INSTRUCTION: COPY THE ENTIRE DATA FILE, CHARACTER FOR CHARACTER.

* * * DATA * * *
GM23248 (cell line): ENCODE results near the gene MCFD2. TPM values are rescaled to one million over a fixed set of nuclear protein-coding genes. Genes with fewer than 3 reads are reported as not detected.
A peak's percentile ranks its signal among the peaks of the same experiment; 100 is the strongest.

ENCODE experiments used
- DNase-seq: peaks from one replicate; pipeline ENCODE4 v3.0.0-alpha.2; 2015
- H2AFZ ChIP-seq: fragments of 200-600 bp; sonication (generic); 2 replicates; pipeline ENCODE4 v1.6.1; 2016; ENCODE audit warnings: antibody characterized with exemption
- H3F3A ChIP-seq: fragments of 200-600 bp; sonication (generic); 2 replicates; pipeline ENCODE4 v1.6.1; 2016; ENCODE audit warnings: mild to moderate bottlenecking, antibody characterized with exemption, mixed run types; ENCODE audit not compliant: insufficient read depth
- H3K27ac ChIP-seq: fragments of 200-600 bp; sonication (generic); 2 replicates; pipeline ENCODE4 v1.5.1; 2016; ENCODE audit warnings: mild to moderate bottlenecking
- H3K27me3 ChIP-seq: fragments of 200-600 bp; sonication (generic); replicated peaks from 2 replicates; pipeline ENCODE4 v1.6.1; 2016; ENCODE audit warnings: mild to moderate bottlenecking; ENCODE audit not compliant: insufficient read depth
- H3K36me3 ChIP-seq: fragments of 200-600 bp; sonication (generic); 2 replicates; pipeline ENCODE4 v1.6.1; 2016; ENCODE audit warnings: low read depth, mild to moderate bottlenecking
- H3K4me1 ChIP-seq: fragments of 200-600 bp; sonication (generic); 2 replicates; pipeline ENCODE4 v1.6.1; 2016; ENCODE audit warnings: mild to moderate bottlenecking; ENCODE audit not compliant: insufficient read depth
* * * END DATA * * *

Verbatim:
GM23248 (cell line): ENCODE results near the gene MCFD2. TPM values are rescaled to one million over a fixed set of nuclear protein-coding genes. Genes with fewer than 3 reads are reported as not detected.
A peak's percentile ranks its signal among the peaks of the same experiment; 100 is the strongest.

ENCODE experiments used
- DNase-seq: peaks from one replicate; pipeline ENCODE4 v3.0.0-alpha.2; 2015
- H2AFZ ChIP-seq: fragments of 200-600 bp; sonication (generic); 2 replicates; pipeline ENCODE4 v1.6.1; 2016; ENCODE audit warnings: antibody characterized with exemption
- H3F3A ChIP-seq: fragments of 200-600 bp; sonication (generic); 2 replicates; pipeline ENCODE4 v1.6.1; 2016; ENCODE audit warnings: mild to moderate bottlenecking, antibody characterized with exemption, mixed run types; ENCODE audit not compliant: insufficient read depth
- H3K27ac ChIP-seq: fragments of 200-600 bp; sonication (generic); 2 replicates; pipeline ENCODE4 v1.5.1; 2016; ENCODE audit warnings: mild to moderate bottlenecking
- H3K27me3 ChIP-seq: fragments of 200-600 bp; sonication (generic); replicated peaks from 2 replicates; pipeline ENCODE4 v1.6.1; 2016; ENCODE audit warnings: mild to moderate bottlenecking; ENCODE audit not compliant: insufficient read depth
- H3K36me3 ChIP-seq: fragments of 200-600 bp; sonication (generic); 2 replicates; pipeline ENCODE4 v1.6.1; 2016; ENCODE audit warnings: low read depth, mild to moderate bottlenecking
- H3K4me1 ChIP-seq: fragments of 200-600 bp; sonication (generic); 2 replicates; pipeline ENCODE4 v1.6.1; 2016; ENCODE audit warnings: mild to moderate bottlenecking; ENCODE audit not compliant: insufficient read depth